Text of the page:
Every week, dozens of people walk into the Sunshine convenience store in Charlottesville, Virginia, to send money to relatives in other countries. They use a service called MoneyGram, one of the two largest firms (the other being Western Union) that facilitate the conversion of US dollars into the currency of the receiving person, charging between $9.99 and $49.99 (£7.97 and £39.89) for each transaction.
Many of the patrons of Sunshine alert their relatives of these transactions through WhatsApp, the encrypted messaging service owned by Facebook and used by more than 1.5 billion people around the world.
Facebook has long seen these intertwined practices as an opportunity. Now it is moving forward on a bold plan to combine remittances and the communication that makes remittance possible, by deploying its massive scale (2.4 billion users), vast collection of cash ($55.8bn in annual revenue), stable of lawyers and lobbyists, and teams of talented engineers to create the company’s own global electronic currency system.
The new currency, Libra, will be managed by an independent foundation via an encrypted blockchain ledger.But unlike bitcoin, nothing about Libra indicates a dream or desire to displace the role of states or state currencies in our lives. The plan is deeply embedded in the global financial and legal status quo.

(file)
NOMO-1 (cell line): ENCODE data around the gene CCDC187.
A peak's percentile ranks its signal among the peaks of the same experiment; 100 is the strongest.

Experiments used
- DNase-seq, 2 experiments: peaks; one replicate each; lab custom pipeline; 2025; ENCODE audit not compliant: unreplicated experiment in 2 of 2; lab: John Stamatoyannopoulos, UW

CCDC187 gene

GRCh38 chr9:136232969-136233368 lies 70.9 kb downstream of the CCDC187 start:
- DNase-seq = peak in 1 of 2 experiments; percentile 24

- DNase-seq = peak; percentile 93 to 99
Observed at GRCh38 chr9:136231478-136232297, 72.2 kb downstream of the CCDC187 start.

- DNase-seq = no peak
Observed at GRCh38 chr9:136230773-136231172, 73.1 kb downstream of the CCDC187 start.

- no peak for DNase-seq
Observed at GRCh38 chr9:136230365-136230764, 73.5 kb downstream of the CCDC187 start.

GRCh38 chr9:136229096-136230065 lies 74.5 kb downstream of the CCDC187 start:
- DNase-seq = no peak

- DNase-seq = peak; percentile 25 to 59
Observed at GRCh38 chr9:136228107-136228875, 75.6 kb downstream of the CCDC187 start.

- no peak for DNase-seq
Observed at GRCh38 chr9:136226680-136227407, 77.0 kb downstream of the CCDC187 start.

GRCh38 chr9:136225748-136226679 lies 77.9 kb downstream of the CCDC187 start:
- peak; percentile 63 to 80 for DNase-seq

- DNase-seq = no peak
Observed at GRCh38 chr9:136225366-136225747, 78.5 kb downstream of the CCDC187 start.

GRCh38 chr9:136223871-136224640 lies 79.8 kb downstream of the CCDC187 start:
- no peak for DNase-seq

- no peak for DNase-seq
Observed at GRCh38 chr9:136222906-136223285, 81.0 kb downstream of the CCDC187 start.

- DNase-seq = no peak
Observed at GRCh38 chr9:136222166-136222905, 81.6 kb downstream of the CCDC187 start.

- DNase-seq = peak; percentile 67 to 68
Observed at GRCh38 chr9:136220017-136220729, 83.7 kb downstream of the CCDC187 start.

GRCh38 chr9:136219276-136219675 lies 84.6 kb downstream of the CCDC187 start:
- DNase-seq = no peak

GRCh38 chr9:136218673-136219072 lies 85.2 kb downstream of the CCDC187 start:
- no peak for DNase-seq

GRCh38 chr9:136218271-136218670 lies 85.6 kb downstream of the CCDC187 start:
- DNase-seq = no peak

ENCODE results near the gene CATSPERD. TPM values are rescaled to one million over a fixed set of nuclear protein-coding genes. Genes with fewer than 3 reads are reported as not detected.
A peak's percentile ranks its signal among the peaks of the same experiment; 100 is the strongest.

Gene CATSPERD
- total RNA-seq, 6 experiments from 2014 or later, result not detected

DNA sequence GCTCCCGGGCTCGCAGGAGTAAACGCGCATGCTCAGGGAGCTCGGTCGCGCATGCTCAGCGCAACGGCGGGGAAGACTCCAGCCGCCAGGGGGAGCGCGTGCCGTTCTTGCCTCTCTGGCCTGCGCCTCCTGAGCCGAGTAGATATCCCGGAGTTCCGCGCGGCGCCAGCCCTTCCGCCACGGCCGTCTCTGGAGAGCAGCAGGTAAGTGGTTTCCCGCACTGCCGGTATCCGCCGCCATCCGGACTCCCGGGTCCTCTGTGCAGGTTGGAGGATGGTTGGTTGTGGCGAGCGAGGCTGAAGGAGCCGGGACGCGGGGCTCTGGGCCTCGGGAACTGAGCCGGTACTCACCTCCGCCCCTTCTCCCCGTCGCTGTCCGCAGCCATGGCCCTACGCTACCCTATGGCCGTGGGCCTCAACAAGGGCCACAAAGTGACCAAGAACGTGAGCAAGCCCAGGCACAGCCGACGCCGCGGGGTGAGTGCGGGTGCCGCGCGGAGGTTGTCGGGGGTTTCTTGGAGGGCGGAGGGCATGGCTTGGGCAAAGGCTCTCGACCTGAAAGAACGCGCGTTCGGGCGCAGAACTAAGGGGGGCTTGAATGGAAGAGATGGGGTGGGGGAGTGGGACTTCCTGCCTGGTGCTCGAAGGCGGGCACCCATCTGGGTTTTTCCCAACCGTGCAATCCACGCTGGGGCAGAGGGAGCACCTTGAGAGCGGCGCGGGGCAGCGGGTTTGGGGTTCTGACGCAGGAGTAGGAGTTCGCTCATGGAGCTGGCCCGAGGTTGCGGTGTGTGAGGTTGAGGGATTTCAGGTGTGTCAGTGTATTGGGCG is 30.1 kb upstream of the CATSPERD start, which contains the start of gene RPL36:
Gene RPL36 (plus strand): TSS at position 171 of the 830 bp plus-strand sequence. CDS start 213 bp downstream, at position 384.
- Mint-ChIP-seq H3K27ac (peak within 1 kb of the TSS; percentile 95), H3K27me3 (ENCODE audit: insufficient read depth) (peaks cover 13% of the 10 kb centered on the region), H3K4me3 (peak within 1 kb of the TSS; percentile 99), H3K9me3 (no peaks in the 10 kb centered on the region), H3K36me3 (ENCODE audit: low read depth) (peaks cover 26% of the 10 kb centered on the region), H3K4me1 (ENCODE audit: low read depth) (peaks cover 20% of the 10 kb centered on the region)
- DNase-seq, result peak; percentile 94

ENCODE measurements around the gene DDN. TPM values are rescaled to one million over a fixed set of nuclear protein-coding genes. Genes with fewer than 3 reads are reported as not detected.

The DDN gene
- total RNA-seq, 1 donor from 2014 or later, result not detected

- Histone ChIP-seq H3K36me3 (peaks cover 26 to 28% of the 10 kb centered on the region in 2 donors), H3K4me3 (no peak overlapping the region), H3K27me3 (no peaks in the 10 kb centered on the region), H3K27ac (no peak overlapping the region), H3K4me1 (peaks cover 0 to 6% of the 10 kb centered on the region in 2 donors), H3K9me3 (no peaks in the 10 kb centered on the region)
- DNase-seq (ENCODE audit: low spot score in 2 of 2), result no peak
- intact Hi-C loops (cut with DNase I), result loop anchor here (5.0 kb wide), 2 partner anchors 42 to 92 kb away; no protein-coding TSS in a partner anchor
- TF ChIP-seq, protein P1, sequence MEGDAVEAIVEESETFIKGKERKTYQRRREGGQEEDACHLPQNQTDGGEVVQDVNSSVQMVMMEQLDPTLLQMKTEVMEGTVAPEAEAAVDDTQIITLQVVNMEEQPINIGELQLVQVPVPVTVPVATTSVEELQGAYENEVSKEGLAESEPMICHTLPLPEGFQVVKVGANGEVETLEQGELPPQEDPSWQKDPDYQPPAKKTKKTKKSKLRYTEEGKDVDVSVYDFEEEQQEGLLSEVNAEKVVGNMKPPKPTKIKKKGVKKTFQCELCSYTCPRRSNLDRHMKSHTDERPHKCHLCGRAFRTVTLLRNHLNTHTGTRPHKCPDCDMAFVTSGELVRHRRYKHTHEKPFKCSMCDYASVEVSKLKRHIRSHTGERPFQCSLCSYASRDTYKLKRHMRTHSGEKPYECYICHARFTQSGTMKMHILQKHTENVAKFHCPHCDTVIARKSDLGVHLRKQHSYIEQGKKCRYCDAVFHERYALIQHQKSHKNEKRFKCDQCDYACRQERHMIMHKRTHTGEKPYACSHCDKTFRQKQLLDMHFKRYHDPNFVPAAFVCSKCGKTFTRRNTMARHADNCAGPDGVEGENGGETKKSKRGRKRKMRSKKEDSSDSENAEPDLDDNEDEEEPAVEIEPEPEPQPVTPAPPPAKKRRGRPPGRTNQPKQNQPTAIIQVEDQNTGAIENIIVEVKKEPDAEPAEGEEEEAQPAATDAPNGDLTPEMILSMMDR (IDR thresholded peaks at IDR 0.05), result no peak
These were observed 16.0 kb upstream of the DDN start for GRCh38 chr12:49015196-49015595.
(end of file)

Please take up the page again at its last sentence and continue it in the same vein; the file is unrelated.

If it succeeds, however, Libra could scrape away at the status of the US dollar as the universal “reserve” currency and if it takes even 5% of that global role it could affect the status and power of the American economy.
Only a company as global, wealthy, and politically powerful as Facebook could realistically hope to take over the global remittance market and it could do so by lowering fees to almost nothing. Such a move would not only help migrants and their families, it could wipe out all the competing services, including local banks and informal financial networks. Read more